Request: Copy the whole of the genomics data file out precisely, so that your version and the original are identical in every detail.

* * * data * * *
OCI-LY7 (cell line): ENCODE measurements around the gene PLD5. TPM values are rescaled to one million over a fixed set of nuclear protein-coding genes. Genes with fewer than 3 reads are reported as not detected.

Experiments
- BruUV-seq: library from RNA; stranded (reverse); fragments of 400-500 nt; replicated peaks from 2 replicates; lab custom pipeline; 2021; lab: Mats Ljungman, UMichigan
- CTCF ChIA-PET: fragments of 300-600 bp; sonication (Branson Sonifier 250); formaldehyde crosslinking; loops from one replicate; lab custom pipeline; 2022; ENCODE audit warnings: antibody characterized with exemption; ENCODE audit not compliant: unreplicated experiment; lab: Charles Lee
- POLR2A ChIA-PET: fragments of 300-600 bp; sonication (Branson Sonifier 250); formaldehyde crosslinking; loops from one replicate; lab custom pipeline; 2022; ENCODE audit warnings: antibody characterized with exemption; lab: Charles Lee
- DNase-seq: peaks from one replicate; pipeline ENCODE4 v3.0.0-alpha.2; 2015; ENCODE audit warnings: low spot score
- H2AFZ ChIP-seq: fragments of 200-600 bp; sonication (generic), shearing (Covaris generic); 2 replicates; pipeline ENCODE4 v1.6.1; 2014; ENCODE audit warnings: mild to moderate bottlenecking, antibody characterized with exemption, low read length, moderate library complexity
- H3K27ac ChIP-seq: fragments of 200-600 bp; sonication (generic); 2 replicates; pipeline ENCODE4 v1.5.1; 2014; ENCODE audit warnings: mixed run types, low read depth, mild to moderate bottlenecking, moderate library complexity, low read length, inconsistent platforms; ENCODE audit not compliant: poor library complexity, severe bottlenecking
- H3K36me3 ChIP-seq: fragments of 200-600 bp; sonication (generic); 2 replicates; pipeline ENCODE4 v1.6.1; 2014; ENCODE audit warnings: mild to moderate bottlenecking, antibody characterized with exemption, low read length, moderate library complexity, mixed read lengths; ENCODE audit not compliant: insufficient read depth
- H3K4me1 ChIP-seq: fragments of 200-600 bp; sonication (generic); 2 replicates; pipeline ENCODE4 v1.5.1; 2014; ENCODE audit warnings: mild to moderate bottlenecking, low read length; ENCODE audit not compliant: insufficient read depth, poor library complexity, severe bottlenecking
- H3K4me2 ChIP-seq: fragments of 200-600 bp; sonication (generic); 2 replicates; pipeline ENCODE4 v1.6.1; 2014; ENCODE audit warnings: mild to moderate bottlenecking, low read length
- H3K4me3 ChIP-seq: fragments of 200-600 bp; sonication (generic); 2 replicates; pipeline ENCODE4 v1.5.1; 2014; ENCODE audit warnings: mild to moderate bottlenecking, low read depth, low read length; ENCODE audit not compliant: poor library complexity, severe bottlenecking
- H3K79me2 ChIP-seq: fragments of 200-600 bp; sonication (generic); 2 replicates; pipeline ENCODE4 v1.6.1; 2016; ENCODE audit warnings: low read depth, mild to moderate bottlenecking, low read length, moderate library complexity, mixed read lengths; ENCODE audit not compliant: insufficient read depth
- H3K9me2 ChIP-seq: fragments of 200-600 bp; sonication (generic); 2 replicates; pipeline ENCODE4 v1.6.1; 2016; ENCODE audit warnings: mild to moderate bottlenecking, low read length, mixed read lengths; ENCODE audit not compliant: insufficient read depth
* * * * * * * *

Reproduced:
OCI-LY7 (cell line): ENCODE measurements around the gene PLD5. TPM values are rescaled to one million over a fixed set of nuclear protein-coding genes. Genes with fewer than 3 reads are reported as not detected.

Experiments
- BruUV-seq: library from RNA; stranded (reverse); fragments of 400-500 nt; replicated peaks from 2 replicates; lab custom pipeline; 2021; lab: Mats Ljungman, UMichigan
- CTCF ChIA-PET: fragments of 300-600 bp; sonication (Branson Sonifier 250); formaldehyde crosslinking; loops from one replicate; lab custom pipeline; 2022; ENCODE audit warnings: antibody characterized with exemption; ENCODE audit not compliant: unreplicated experiment; lab: Charles Lee
- POLR2A ChIA-PET: fragments of 300-600 bp; sonication (Branson Sonifier 250); formaldehyde crosslinking; loops from one replicate; lab custom pipeline; 2022; ENCODE audit warnings: antibody characterized with exemption; lab: Charles Lee
- DNase-seq: peaks from one replicate; pipeline ENCODE4 v3.0.0-alpha.2; 2015; ENCODE audit warnings: low spot score
- H2AFZ ChIP-seq: fragments of 200-600 bp; sonication (generic), shearing (Covaris generic); 2 replicates; pipeline ENCODE4 v1.6.1; 2014; ENCODE audit warnings: mild to moderate bottlenecking, antibody characterized with exemption, low read length, moderate library complexity
- H3K27ac ChIP-seq: fragments of 200-600 bp; sonication (generic); 2 replicates; pipeline ENCODE4 v1.5.1; 2014; ENCODE audit warnings: mixed run types, low read depth, mild to moderate bottlenecking, moderate library complexity, low read length, inconsistent platforms; ENCODE audit not compliant: poor library complexity, severe bottlenecking
- H3K36me3 ChIP-seq: fragments of 200-600 bp; sonication (generic); 2 replicates; pipeline ENCODE4 v1.6.1; 2014; ENCODE audit warnings: mild to moderate bottlenecking, antibody characterized with exemption, low read length, moderate library complexity, mixed read lengths; ENCODE audit not compliant: insufficient read depth
- H3K4me1 ChIP-seq: fragments of 200-600 bp; sonication (generic); 2 replicates; pipeline ENCODE4 v1.5.1; 2014; ENCODE audit warnings: mild to moderate bottlenecking, low read length; ENCODE audit not compliant: insufficient read depth, poor library complexity, severe bottlenecking
- H3K4me2 ChIP-seq: fragments of 200-600 bp; sonication (generic); 2 replicates; pipeline ENCODE4 v1.6.1; 2014; ENCODE audit warnings: mild to moderate bottlenecking, low read length
- H3K4me3 ChIP-seq: fragments of 200-600 bp; sonication (generic); 2 replicates; pipeline ENCODE4 v1.5.1; 2014; ENCODE audit warnings: mild to moderate bottlenecking, low read depth, low read length; ENCODE audit not compliant: poor library complexity, severe bottlenecking
- H3K79me2 ChIP-seq: fragments of 200-600 bp; sonication (generic); 2 replicates; pipeline ENCODE4 v1.6.1; 2016; ENCODE audit warnings: low read depth, mild to moderate bottlenecking, low read length, moderate library complexity, mixed read lengths; ENCODE audit not compliant: insufficient read depth
- H3K9me2 ChIP-seq: fragments of 200-600 bp; sonication (generic); 2 replicates; pipeline ENCODE4 v1.6.1; 2016; ENCODE audit warnings: mild to moderate bottlenecking, low read length, mixed read lengths; ENCODE audit not compliant: insufficient read depth